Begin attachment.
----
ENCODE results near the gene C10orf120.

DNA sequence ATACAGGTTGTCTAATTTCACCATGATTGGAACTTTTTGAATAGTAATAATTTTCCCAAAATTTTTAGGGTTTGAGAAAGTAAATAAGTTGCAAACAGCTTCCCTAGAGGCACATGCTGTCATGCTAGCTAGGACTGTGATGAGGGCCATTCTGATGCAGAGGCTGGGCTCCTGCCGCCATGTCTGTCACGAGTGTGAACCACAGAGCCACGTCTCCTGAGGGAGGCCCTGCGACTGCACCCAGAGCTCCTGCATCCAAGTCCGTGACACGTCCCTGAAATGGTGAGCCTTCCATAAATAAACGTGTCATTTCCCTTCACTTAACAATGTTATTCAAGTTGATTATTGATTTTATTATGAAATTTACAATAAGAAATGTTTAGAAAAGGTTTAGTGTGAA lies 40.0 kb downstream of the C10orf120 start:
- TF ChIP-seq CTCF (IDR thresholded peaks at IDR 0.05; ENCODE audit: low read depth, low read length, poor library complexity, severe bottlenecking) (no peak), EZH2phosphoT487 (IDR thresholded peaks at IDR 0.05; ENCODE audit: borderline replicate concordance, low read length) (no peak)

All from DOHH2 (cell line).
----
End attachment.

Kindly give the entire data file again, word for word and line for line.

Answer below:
ENCODE results near the gene C10orf120.

DNA sequence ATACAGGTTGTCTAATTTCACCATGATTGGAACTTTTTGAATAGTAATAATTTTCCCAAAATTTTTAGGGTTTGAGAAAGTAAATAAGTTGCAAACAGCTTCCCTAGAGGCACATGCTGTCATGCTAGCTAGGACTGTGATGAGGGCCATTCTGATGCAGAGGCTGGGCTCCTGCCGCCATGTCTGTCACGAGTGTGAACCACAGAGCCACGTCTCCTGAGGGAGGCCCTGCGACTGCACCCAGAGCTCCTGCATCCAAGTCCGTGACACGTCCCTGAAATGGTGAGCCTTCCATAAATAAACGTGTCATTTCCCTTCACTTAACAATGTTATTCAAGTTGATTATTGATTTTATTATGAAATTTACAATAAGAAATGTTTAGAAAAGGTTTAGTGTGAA lies 40.0 kb downstream of the C10orf120 start:
- TF ChIP-seq CTCF (IDR thresholded peaks at IDR 0.05; ENCODE audit: low read depth, low read length, poor library complexity, severe bottlenecking) (no peak), EZH2phosphoT487 (IDR thresholded peaks at IDR 0.05; ENCODE audit: borderline replicate concordance, low read length) (no peak)

All from DOHH2 (cell line).